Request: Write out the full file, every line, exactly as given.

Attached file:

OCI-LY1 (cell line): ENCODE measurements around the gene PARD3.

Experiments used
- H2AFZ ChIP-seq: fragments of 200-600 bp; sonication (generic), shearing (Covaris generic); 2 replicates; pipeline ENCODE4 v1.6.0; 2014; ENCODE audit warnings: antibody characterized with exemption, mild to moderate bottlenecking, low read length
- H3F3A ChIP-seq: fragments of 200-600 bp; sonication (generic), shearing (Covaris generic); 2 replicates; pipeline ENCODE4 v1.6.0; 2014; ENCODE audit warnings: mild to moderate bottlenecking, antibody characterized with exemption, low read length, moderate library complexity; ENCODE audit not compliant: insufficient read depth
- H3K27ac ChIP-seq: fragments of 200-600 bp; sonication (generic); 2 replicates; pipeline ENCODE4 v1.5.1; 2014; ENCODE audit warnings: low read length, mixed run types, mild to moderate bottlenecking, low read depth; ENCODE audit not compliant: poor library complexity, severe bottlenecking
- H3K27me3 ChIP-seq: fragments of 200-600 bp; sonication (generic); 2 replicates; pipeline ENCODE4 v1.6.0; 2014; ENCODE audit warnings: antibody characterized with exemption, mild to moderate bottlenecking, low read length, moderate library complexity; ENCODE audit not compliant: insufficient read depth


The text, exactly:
OCI-LY1 (cell line): ENCODE measurements around the gene PARD3.

Experiments used
- H2AFZ ChIP-seq: fragments of 200-600 bp; sonication (generic), shearing (Covaris generic); 2 replicates; pipeline ENCODE4 v1.6.0; 2014; ENCODE audit warnings: antibody characterized with exemption, mild to moderate bottlenecking, low read length
- H3F3A ChIP-seq: fragments of 200-600 bp; sonication (generic), shearing (Covaris generic); 2 replicates; pipeline ENCODE4 v1.6.0; 2014; ENCODE audit warnings: mild to moderate bottlenecking, antibody characterized with exemption, low read length, moderate library complexity; ENCODE audit not compliant: insufficient read depth
- H3K27ac ChIP-seq: fragments of 200-600 bp; sonication (generic); 2 replicates; pipeline ENCODE4 v1.5.1; 2014; ENCODE audit warnings: low read length, mixed run types, mild to moderate bottlenecking, low read depth; ENCODE audit not compliant: poor library complexity, severe bottlenecking
- H3K27me3 ChIP-seq: fragments of 200-600 bp; sonication (generic); 2 replicates; pipeline ENCODE4 v1.6.0; 2014; ENCODE audit warnings: antibody characterized with exemption, mild to moderate bottlenecking, low read length, moderate library complexity; ENCODE audit not compliant: insufficient read depth